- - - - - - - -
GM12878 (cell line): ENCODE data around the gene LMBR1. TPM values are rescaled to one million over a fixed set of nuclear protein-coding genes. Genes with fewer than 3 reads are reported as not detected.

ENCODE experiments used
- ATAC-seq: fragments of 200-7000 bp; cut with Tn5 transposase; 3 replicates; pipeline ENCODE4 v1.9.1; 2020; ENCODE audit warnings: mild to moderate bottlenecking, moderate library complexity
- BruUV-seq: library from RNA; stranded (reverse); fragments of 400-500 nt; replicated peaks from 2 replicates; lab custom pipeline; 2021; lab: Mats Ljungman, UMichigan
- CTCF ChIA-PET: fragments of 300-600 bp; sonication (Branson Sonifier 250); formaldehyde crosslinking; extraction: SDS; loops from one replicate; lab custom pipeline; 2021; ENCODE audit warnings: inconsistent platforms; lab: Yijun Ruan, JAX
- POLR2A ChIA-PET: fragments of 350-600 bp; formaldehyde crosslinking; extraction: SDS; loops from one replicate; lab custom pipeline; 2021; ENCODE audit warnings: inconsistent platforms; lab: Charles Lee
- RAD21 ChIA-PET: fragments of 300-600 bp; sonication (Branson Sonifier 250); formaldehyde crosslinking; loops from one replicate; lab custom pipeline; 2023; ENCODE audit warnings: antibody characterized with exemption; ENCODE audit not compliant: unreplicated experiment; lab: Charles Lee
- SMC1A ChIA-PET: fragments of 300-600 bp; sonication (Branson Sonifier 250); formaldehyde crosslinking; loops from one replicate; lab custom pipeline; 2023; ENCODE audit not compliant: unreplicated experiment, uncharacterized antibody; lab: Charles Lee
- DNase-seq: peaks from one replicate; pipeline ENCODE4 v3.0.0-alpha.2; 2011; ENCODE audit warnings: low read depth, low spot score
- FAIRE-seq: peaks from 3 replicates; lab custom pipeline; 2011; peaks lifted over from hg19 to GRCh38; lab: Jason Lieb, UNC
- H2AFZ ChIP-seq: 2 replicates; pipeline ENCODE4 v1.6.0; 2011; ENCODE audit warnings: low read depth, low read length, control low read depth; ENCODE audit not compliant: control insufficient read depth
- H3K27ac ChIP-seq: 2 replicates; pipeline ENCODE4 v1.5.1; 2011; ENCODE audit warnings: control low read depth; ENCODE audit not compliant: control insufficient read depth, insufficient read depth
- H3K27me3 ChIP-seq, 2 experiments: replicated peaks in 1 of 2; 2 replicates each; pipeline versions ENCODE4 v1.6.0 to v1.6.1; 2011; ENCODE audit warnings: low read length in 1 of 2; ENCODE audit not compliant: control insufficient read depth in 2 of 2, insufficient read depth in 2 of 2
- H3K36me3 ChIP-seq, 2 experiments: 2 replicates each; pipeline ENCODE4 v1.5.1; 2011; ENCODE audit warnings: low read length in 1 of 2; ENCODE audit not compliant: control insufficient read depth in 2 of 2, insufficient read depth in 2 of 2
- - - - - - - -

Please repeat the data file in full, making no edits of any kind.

GM12878 (cell line): ENCODE data around the gene LMBR1. TPM values are rescaled to one million over a fixed set of nuclear protein-coding genes. Genes with fewer than 3 reads are reported as not detected.

ENCODE experiments used
- ATAC-seq: fragments of 200-7000 bp; cut with Tn5 transposase; 3 replicates; pipeline ENCODE4 v1.9.1; 2020; ENCODE audit warnings: mild to moderate bottlenecking, moderate library complexity
- BruUV-seq: library from RNA; stranded (reverse); fragments of 400-500 nt; replicated peaks from 2 replicates; lab custom pipeline; 2021; lab: Mats Ljungman, UMichigan
- CTCF ChIA-PET: fragments of 300-600 bp; sonication (Branson Sonifier 250); formaldehyde crosslinking; extraction: SDS; loops from one replicate; lab custom pipeline; 2021; ENCODE audit warnings: inconsistent platforms; lab: Yijun Ruan, JAX
- POLR2A ChIA-PET: fragments of 350-600 bp; formaldehyde crosslinking; extraction: SDS; loops from one replicate; lab custom pipeline; 2021; ENCODE audit warnings: inconsistent platforms; lab: Charles Lee
- RAD21 ChIA-PET: fragments of 300-600 bp; sonication (Branson Sonifier 250); formaldehyde crosslinking; loops from one replicate; lab custom pipeline; 2023; ENCODE audit warnings: antibody characterized with exemption; ENCODE audit not compliant: unreplicated experiment; lab: Charles Lee
- SMC1A ChIA-PET: fragments of 300-600 bp; sonication (Branson Sonifier 250); formaldehyde crosslinking; loops from one replicate; lab custom pipeline; 2023; ENCODE audit not compliant: unreplicated experiment, uncharacterized antibody; lab: Charles Lee
- DNase-seq: peaks from one replicate; pipeline ENCODE4 v3.0.0-alpha.2; 2011; ENCODE audit warnings: low read depth, low spot score
- FAIRE-seq: peaks from 3 replicates; lab custom pipeline; 2011; peaks lifted over from hg19 to GRCh38; lab: Jason Lieb, UNC
- H2AFZ ChIP-seq: 2 replicates; pipeline ENCODE4 v1.6.0; 2011; ENCODE audit warnings: low read depth, low read length, control low read depth; ENCODE audit not compliant: control insufficient read depth
- H3K27ac ChIP-seq: 2 replicates; pipeline ENCODE4 v1.5.1; 2011; ENCODE audit warnings: control low read depth; ENCODE audit not compliant: control insufficient read depth, insufficient read depth
- H3K27me3 ChIP-seq, 2 experiments: replicated peaks in 1 of 2; 2 replicates each; pipeline versions ENCODE4 v1.6.0 to v1.6.1; 2011; ENCODE audit warnings: low read length in 1 of 2; ENCODE audit not compliant: control insufficient read depth in 2 of 2, insufficient read depth in 2 of 2
- H3K36me3 ChIP-seq, 2 experiments: 2 replicates each; pipeline ENCODE4 v1.5.1; 2011; ENCODE audit warnings: low read length in 1 of 2; ENCODE audit not compliant: control insufficient read depth in 2 of 2, insufficient read depth in 2 of 2